Bony tumors are classified and named based on the type of tissue from which they originate: osteogenic, chondrogenic, fibrogenic, angiogenic, or myelogenic. The incidence for some bony tumors is associated with their location within a bone, the age of the client, and with certain types that are more prevalent in adolescents, who are undergoing rapid changes in their skeletal structures. Treatment of bone tumor is based on the location, size, and staging. Radiation and chemotherapies have been successfully used to treat many benign and metastatic tumors, whereas other tumors are best treated with surgical excision and limb salvage procedures.
Comorbidities to Consider
Keys to Examination of Clients
Determine the clients' physiologic status and preparedness for engaging in the physical activities by assessing the results of blood tests for platelet levels, hemoglobin, and white blood cell levels.
As a general guideline, clients undergoing chemotherapy should not participate in aerobic activities when hemoglobin levels are <10 g/dL and platelet counts are <50,000/mm3, but this may vary among medical centers. Clients need ongoing assessment for any abnormal responses to exercise.
Recommended Baseline Testing of Fitness Levels
Use walking tests or a cycle ergometer to assess clients' tolerance for exercise.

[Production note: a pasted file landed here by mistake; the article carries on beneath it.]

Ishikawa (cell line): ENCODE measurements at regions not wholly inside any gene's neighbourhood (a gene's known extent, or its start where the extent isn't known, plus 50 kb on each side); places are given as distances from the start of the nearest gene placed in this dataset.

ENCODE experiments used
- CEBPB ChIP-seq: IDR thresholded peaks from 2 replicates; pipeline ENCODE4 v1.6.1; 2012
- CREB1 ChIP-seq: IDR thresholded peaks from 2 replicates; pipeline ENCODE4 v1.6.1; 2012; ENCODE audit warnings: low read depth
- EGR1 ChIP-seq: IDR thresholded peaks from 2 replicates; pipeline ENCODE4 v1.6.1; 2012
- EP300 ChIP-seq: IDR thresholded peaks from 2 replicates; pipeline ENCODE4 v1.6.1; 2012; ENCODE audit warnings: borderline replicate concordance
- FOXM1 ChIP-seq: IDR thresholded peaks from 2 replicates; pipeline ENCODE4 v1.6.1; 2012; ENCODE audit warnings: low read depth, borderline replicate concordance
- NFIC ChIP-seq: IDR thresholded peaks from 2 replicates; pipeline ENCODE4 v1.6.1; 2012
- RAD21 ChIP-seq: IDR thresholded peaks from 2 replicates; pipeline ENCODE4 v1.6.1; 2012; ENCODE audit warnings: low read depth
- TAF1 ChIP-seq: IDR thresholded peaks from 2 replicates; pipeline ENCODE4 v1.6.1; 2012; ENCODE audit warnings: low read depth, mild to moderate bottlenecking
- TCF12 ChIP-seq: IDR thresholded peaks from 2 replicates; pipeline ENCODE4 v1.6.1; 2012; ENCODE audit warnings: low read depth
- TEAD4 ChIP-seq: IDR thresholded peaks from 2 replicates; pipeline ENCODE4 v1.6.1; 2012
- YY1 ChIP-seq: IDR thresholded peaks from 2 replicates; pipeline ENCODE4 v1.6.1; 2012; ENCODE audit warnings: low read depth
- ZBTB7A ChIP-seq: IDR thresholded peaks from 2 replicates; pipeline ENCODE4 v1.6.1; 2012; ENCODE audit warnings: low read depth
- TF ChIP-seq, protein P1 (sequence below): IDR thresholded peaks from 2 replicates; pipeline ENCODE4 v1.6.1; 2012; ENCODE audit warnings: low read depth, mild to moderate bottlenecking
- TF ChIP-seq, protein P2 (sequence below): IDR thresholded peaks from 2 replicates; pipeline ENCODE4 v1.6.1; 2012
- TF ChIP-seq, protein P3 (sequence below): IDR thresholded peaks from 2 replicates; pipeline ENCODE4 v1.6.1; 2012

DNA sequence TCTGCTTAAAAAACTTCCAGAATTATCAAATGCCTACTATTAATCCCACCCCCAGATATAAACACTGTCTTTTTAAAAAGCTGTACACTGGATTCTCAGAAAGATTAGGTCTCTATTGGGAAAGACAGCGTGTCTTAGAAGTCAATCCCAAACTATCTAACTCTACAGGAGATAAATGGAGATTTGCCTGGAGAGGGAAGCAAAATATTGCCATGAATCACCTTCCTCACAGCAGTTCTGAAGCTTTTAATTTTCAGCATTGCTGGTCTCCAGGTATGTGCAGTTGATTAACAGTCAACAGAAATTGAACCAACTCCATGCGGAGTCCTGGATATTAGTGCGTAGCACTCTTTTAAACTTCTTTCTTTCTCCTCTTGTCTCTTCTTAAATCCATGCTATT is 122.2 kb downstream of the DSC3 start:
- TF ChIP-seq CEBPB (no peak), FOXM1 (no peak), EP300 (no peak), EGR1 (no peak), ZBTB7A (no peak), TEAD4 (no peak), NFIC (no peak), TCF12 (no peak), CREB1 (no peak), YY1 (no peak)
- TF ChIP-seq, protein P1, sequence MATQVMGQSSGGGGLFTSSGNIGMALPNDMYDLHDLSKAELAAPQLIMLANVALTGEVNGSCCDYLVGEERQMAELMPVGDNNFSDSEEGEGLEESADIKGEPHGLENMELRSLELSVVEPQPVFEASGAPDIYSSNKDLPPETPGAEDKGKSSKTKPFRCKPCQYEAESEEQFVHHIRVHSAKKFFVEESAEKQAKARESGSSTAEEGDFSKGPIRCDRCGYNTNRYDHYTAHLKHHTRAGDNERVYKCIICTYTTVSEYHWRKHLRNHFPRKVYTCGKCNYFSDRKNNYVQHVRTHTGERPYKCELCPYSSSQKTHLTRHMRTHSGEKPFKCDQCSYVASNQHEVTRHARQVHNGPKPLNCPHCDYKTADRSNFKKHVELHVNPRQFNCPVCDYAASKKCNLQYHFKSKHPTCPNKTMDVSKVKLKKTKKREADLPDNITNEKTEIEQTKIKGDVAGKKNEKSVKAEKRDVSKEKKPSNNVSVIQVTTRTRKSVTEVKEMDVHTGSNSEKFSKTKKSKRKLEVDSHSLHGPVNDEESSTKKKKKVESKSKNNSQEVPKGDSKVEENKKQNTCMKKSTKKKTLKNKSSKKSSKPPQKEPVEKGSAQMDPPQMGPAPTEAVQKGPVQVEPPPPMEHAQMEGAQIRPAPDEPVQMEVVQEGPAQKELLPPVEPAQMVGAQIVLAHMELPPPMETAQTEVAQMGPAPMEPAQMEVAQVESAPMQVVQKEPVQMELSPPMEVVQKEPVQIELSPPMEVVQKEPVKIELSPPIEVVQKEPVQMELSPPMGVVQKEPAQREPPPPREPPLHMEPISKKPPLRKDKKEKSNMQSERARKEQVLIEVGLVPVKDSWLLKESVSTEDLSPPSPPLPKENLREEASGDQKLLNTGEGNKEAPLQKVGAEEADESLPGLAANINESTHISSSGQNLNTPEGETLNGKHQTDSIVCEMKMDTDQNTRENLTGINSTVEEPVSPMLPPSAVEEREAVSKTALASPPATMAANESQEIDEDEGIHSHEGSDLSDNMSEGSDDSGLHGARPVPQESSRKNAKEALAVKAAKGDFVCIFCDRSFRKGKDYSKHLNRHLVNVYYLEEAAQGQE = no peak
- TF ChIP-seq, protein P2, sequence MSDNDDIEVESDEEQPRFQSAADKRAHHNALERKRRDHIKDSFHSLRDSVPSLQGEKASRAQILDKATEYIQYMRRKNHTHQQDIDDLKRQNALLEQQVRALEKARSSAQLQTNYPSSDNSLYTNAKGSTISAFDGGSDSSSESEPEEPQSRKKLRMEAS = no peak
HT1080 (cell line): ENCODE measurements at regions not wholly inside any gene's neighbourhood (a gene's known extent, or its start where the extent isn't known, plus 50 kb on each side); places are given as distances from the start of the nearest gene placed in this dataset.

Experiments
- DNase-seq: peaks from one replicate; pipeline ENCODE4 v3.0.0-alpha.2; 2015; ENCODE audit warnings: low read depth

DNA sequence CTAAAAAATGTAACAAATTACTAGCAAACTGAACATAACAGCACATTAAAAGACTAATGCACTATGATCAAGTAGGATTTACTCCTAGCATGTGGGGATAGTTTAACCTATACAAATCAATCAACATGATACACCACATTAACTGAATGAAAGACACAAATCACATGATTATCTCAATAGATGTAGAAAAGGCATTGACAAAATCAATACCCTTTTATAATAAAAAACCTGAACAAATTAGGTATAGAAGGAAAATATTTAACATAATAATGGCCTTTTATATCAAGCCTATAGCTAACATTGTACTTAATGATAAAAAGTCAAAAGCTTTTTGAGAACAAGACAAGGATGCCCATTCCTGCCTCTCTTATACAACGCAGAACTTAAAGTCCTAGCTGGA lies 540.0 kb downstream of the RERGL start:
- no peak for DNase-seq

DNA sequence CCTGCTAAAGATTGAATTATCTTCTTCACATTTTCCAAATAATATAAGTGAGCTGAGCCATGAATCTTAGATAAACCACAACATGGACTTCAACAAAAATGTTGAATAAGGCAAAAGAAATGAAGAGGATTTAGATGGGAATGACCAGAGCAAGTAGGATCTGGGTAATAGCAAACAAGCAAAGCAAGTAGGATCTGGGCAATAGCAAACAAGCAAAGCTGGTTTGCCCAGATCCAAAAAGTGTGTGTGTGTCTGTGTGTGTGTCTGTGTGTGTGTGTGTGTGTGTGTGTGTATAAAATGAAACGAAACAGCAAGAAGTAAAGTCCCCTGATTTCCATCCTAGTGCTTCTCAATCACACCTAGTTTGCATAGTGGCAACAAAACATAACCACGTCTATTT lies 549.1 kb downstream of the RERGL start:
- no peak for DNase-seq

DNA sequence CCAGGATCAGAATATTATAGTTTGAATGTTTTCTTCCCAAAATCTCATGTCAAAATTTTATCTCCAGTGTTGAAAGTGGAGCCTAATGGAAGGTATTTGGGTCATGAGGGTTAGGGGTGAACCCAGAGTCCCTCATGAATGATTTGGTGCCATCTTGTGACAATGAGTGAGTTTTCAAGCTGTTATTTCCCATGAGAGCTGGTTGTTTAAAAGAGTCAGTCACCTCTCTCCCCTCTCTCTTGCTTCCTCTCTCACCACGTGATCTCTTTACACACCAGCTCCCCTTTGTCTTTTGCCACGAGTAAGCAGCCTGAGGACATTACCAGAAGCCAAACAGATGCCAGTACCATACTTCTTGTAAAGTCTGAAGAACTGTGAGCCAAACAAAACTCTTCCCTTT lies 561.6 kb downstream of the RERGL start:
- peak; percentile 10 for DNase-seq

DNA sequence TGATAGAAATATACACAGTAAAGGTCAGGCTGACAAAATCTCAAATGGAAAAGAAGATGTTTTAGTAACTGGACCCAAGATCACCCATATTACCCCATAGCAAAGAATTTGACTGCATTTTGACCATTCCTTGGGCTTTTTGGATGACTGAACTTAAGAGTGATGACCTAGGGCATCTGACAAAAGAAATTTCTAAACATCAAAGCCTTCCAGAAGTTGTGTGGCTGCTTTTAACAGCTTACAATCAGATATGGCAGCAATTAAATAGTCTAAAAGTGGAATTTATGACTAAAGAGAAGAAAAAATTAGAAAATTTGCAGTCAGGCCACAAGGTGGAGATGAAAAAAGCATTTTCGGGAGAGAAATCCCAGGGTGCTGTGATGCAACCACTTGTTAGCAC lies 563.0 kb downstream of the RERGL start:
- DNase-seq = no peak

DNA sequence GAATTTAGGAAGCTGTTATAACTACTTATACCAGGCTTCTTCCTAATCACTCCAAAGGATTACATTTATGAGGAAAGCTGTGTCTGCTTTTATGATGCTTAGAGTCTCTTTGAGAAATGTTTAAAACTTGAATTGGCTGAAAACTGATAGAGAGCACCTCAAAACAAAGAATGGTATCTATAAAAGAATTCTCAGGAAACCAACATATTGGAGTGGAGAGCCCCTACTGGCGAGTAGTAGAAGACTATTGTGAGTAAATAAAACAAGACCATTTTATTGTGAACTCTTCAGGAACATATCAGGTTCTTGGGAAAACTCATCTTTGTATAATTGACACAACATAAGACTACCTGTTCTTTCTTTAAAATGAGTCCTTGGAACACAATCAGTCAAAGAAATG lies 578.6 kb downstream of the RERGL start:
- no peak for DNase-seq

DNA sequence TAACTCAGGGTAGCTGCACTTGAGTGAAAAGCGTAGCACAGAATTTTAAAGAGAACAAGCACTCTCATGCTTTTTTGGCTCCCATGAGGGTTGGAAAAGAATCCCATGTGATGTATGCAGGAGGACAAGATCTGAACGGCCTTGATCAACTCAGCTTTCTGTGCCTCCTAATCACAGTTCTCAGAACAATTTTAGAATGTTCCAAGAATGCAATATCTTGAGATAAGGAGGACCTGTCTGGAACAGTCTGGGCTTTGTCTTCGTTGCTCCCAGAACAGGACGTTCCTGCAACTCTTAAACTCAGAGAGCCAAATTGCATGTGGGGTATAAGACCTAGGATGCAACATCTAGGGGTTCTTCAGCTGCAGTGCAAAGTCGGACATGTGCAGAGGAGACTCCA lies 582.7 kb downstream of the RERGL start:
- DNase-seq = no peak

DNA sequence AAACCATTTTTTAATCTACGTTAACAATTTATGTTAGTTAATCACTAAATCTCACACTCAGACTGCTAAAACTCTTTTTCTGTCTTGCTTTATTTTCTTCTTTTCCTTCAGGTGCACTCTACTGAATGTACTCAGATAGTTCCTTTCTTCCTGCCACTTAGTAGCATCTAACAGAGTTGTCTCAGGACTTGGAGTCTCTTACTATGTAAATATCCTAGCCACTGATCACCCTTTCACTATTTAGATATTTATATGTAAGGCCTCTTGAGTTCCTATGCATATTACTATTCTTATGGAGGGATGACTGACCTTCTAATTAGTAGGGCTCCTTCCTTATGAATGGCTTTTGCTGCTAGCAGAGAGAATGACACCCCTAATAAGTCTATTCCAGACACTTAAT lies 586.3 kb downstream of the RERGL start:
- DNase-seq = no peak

Clients' mobility and flexibility should be assessed before they begin exercise activities.1 Clients who have undergone surgical procedures should be assessed for wound healing and potential for return to activities.
Clients who have undergone amputation need to be assessed in preparation for prosthetic fitting or for wheelchair fitting. The Toronto Extremity Salvage Score or the Musculoskeletal Tumor Society Rating Scale can be used to provide a baseline for physical function, along with measures for pain and fatigue levels.2,3,4
Type: Walking, cycle ergometry
Intensity: Low intensities, 40%–65% of maximum heart rate5
Duration: Start at 10–20 minutes, with short bouts
Frequency: Five times per week
Intensity should be assessed by heart rate and perceived exertion levels as fatigue may be a limiting factor. Emphasize full movements of the extremities during resistive exercises, using low resistance and high repetitions as these will be important for regaining range of motion and functional mobility.5 Sitting and standing balance activities are important components for clients with amputated limbs in preparation for prosthetic or wheelchair fitting. Encourage clients to choose a variety of exercise and recreational activities to increase their levels of function and maintain a healthy lifestyle.
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